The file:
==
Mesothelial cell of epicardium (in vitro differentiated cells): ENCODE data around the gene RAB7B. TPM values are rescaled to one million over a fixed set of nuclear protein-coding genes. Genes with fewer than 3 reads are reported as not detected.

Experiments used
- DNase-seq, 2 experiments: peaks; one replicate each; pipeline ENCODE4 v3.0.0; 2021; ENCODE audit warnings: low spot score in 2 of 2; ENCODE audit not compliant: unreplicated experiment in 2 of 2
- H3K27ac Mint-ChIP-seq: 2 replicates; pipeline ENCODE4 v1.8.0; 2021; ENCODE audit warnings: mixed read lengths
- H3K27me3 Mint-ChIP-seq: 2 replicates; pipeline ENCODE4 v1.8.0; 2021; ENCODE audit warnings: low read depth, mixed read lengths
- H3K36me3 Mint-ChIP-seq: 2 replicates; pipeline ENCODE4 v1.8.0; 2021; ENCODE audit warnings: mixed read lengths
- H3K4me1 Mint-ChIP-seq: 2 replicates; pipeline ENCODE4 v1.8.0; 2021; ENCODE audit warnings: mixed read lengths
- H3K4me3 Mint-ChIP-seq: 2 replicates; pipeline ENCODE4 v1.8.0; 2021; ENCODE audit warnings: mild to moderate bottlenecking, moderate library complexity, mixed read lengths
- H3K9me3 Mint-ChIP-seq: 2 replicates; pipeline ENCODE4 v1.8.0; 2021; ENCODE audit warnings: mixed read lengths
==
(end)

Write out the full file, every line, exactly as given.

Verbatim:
Mesothelial cell of epicardium (in vitro differentiated cells): ENCODE data around the gene RAB7B. TPM values are rescaled to one million over a fixed set of nuclear protein-coding genes. Genes with fewer than 3 reads are reported as not detected.

Experiments used
- DNase-seq, 2 experiments: peaks; one replicate each; pipeline ENCODE4 v3.0.0; 2021; ENCODE audit warnings: low spot score in 2 of 2; ENCODE audit not compliant: unreplicated experiment in 2 of 2
- H3K27ac Mint-ChIP-seq: 2 replicates; pipeline ENCODE4 v1.8.0; 2021; ENCODE audit warnings: mixed read lengths
- H3K27me3 Mint-ChIP-seq: 2 replicates; pipeline ENCODE4 v1.8.0; 2021; ENCODE audit warnings: low read depth, mixed read lengths
- H3K36me3 Mint-ChIP-seq: 2 replicates; pipeline ENCODE4 v1.8.0; 2021; ENCODE audit warnings: mixed read lengths
- H3K4me1 Mint-ChIP-seq: 2 replicates; pipeline ENCODE4 v1.8.0; 2021; ENCODE audit warnings: mixed read lengths
- H3K4me3 Mint-ChIP-seq: 2 replicates; pipeline ENCODE4 v1.8.0; 2021; ENCODE audit warnings: mild to moderate bottlenecking, moderate library complexity, mixed read lengths
- H3K9me3 Mint-ChIP-seq: 2 replicates; pipeline ENCODE4 v1.8.0; 2021; ENCODE audit warnings: mixed read lengths